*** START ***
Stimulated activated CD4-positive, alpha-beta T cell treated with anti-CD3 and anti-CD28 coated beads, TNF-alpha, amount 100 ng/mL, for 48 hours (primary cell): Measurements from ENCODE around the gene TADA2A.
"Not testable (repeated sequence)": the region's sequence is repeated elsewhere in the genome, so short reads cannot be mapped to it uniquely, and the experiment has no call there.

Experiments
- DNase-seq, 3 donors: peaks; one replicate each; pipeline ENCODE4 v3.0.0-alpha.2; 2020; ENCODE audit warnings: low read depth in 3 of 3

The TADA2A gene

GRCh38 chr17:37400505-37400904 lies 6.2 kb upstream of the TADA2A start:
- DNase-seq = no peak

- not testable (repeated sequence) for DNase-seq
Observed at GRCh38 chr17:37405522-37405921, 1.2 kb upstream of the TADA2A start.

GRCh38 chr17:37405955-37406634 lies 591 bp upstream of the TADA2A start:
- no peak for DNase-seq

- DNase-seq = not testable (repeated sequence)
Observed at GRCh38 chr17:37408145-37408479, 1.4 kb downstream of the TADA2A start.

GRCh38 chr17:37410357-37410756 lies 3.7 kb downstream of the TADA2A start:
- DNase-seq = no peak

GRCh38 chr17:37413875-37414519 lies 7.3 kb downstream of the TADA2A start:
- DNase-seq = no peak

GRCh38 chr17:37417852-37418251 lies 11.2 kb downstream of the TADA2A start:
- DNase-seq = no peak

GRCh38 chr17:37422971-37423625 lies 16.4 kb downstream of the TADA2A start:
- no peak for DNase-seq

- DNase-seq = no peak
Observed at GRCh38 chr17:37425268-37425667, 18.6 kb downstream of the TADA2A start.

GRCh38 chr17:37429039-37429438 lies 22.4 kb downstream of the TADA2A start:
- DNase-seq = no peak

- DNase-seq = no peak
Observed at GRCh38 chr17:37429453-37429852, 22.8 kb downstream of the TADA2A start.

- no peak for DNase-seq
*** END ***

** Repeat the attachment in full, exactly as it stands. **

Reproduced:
Stimulated activated CD4-positive, alpha-beta T cell treated with anti-CD3 and anti-CD28 coated beads, TNF-alpha, amount 100 ng/mL, for 48 hours (primary cell): Measurements from ENCODE around the gene TADA2A.
"Not testable (repeated sequence)": the region's sequence is repeated elsewhere in the genome, so short reads cannot be mapped to it uniquely, and the experiment has no call there.

Experiments
- DNase-seq, 3 donors: peaks; one replicate each; pipeline ENCODE4 v3.0.0-alpha.2; 2020; ENCODE audit warnings: low read depth in 3 of 3

The TADA2A gene

GRCh38 chr17:37400505-37400904 lies 6.2 kb upstream of the TADA2A start:
- DNase-seq = no peak

- not testable (repeated sequence) for DNase-seq
Observed at GRCh38 chr17:37405522-37405921, 1.2 kb upstream of the TADA2A start.

GRCh38 chr17:37405955-37406634 lies 591 bp upstream of the TADA2A start:
- no peak for DNase-seq

- DNase-seq = not testable (repeated sequence)
Observed at GRCh38 chr17:37408145-37408479, 1.4 kb downstream of the TADA2A start.

GRCh38 chr17:37410357-37410756 lies 3.7 kb downstream of the TADA2A start:
- DNase-seq = no peak

GRCh38 chr17:37413875-37414519 lies 7.3 kb downstream of the TADA2A start:
- DNase-seq = no peak

GRCh38 chr17:37417852-37418251 lies 11.2 kb downstream of the TADA2A start:
- DNase-seq = no peak

GRCh38 chr17:37422971-37423625 lies 16.4 kb downstream of the TADA2A start:
- no peak for DNase-seq

- DNase-seq = no peak
Observed at GRCh38 chr17:37425268-37425667, 18.6 kb downstream of the TADA2A start.

GRCh38 chr17:37429039-37429438 lies 22.4 kb downstream of the TADA2A start:
- DNase-seq = no peak

- DNase-seq = no peak
Observed at GRCh38 chr17:37429453-37429852, 22.8 kb downstream of the TADA2A start.

- no peak for DNase-seq